The consequences of dysregulation of apoptosis on tumor pathophysiology are extremely diverse (see above and Fig. ). The core machinery of cell death, however, seems to be formed by a discreet number of protein families (Fig. ). Modulation of a limited number of targets by delivery of genes that encode apoptosis-related proteins would therefore have multiple beneficial effects on the malignant phenotype. Not only would tumor cell proliferation be properly balanced by increased cell death, but also barriers to the immune response would fall, tumor invasiveness would be crippled, and sensitivity to the cytotoxicity induced by drugs and radiation would be restored. Importantly, the need that tumor cells have for mechanisms that allow them to avoid apoptosis is universal, and shared by all tumor localizations in the body. This avoidance represents a 'window of homogeneity' that can be targeted in the context of the formidable tumor heterogeneity. With the increasing recognition of the molecular basis of the apoptotic pathway [1
], and the description of several of its components acting as oncogenes or tumor suppressor genes, gene therapy has thus emerged as a rational strategy for the modulation of apoptosis [20
]. The following is a brief summary of approaches that have already been clinically explored in the context of breast cancer. A discussion of the requirements for successful exploitation of the apoptotic machinery using gene transfer and some of the solutions being developed is then provided.
Clinically explored strategies
Preliminary attempts to explore the therapeutic modulation of apoptosis against cancer by gene transfer have been started, driven by encouraging preclinical data in animal models. Clinical trials are currently ongoing to evaluate the value of pro-apoptotic p53
and adenoviral E1A
, and a growing number of other candidate genes are being considered and tested preclinically (see [20
] and Table ).
Supplementation or restoration of p53
Direct induction of apoptosis has been attempted by replacing the tumor suppressor gene p53
. Several factors made this gene an attractive candidate, including its frequent inactivation in human tumors, the observed lack of toxicity of wild-type p53
itself, the control that it exerts in multiple other genes implicated in apoptosis and cell cycle regulation, and some experimental evidence for a bystander effect. Both in vitro
and in vivo
animal studies [84
] have indeed shown induction of apoptosis and suppression of tumorigenicity in human breast cancer models after p53
gene delivery via recombinant adenoviral vectors. Of interest, this result has also been observed in tumor cell sublines selected for resistance to drugs that are commonly used in the treatment of breast cancer [88
] and in tumor cells expressing wild-type p53
]. Furthermore, adenovirus-mediated delivery of p53
augments the cytotoxic effect of the chemotherapeutic drug paclitaxel [90
]. These preclinical studies were followed by two clinical trials in breast cancer in which p53
is currently being administered intralesionally, or incubated ex vivo
with bone marrow for purging of contaminating breast cancer cells [91
]. Potential obstacles for the successful clinical exploitation of p53
, however, have arisen with the observation that wild-type p53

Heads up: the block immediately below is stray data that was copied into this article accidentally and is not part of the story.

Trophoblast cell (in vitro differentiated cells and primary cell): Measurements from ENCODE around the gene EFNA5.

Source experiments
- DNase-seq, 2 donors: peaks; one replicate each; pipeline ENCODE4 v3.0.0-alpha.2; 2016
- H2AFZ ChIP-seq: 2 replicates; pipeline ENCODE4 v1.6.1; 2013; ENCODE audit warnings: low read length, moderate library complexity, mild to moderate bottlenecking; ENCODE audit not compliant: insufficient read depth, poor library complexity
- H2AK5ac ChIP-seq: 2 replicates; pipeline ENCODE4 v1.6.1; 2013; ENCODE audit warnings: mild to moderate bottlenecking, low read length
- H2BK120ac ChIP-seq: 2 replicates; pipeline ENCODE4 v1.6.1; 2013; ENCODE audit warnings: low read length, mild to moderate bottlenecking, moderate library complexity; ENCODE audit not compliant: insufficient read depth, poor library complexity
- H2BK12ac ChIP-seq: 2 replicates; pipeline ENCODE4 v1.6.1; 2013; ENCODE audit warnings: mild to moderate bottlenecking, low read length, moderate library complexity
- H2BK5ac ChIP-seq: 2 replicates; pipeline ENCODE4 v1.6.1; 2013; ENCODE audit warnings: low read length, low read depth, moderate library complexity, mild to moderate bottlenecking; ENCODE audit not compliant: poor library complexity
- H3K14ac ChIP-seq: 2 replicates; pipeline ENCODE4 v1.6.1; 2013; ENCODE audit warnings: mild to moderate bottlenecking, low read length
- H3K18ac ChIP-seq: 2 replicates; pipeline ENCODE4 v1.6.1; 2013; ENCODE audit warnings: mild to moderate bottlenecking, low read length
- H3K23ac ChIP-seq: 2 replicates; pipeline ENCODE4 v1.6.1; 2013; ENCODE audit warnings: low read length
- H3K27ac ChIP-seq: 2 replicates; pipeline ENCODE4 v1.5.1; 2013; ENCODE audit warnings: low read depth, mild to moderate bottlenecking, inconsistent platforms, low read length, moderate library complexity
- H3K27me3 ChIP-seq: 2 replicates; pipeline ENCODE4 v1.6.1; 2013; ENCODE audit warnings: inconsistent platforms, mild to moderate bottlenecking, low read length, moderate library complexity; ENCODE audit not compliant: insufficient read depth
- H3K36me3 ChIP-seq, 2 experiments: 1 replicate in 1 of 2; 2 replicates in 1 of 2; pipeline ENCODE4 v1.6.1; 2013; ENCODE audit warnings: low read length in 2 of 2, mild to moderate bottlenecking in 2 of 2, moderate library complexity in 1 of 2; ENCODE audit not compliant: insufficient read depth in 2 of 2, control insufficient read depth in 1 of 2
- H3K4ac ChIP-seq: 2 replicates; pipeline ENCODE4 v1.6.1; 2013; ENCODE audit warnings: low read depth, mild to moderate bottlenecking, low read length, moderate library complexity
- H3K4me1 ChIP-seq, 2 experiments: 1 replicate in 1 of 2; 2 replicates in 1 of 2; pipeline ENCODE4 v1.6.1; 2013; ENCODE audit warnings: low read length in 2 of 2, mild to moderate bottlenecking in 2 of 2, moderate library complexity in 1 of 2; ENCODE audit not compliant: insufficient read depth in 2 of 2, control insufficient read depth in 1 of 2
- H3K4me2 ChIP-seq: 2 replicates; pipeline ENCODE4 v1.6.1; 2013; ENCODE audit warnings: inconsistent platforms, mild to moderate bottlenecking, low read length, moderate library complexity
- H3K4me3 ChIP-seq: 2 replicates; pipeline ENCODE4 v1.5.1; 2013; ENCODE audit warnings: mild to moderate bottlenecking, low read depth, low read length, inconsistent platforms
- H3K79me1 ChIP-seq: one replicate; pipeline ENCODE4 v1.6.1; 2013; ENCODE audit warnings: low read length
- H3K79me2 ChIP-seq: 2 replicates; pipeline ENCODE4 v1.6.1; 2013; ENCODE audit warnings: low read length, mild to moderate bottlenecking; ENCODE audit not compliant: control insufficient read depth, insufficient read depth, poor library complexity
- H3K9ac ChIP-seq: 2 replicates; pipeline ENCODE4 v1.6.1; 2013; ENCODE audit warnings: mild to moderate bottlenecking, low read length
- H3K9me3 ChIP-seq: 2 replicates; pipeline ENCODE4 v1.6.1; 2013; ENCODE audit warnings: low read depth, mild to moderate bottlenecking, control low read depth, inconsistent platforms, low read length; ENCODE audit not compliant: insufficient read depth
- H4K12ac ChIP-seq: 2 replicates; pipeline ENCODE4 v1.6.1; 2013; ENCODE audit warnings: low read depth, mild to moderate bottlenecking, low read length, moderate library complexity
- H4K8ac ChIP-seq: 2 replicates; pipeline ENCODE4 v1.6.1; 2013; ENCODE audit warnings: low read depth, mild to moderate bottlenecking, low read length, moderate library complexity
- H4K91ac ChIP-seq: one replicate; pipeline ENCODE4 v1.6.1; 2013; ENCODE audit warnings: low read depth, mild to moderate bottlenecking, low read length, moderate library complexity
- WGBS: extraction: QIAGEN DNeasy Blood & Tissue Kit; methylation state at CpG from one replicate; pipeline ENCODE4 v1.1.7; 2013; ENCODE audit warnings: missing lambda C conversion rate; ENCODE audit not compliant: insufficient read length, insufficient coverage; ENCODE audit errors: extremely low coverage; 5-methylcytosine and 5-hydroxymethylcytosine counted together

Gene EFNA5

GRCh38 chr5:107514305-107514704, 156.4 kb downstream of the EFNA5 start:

can be inactivated in human breast cancer cells that express mutant p53
], and with the low efficiency in vivo
of current gene delivery vectors.
In addition to restoration of p53
, the other pro-apoptotic approach currently being clinically tested is based on liposome-mediated delivery of the adenoviral gene E1A
]. Gene transfer of E1A
inhibits transcription of the human HER-2/neu promoter, and suppresses the tumorigenicity and metastatic potential of the HER-2/neu oncogene in cells that overexpress this oncogene [94
]. An analogous effect of E1A
in anchorage-independent growth and tumorigenicity has been shown in a HER-2/neu-independent manner [95
]. Finally, E1A
sensitizes mammalian cells to immune-mediated apoptosis in a p53-
independent manner [96
]. Thus, delivery of E1A
could have an effect in vivo
that exceeds the limitations imposed by the heterogeneity in the HER-2/neu or p53 status within the tumor.
Requirements for pro-apoptotic gene therapy
A variety of additional interventions and targets have been proposed for the gene-based therapeutic induction of apoptosis (see Table , and the references therein). Here, comments are limited to theoretical aspects that need to be considered for designing successful therapeutic interventions for breast cancer based on the genetic modulation of apoptosis. Specifically, the gene transfer systems and knowledge of the genetic pathophysiology of the disease as the most critical aspects are considered.
High levels of gene transfer
Gene transfer vectors are needed that can trigger apopto-sis in most malignant cells in any given tumor. Most frequently, current vector systems have been employed for delivery of therapeutic nucleic acids to relevant target cells in loco-regional contexts. In general, a fundamental recognition in most of these studies has been the disparity noted between the in vitro
and in vivo
gene transfer efficiencies of these vectors, with a generally suboptimal tumor transduction [97
]. For disseminated disease, employment of available vectors is not presently feasible. This restriction is based on their limited capacity to accomplish efficient gene transfer to widely disseminated tumor targets in vivo
. Implicit in this limitation is the recognition of three requirements for any candidate vector system for this purpose: the ability to accomplish highly efficient and nontoxic gene delivery after direct in vivo
delivery via the intravascular route; the ability to accomplish targeted, specific gene delivery to a selected cellular subset; and the ability to escape the innate and adaptive immune responses.
With regard to the first requirement, only two presently available vector systems, cationic liposomes and recombinant adenoviral vectors, have been reported to transduce various end organs after in vivo
gene delivery [98
]. However, low levels of gene expression [102
], or promiscuous tropism and entrapment of the vector by the reticuloendothelial system, mostly in the liver [104
], respectively, have undermined the utility of the aforementioned vector systems for accomplishing transduction of normal breast tissue and disseminated breast cancer [105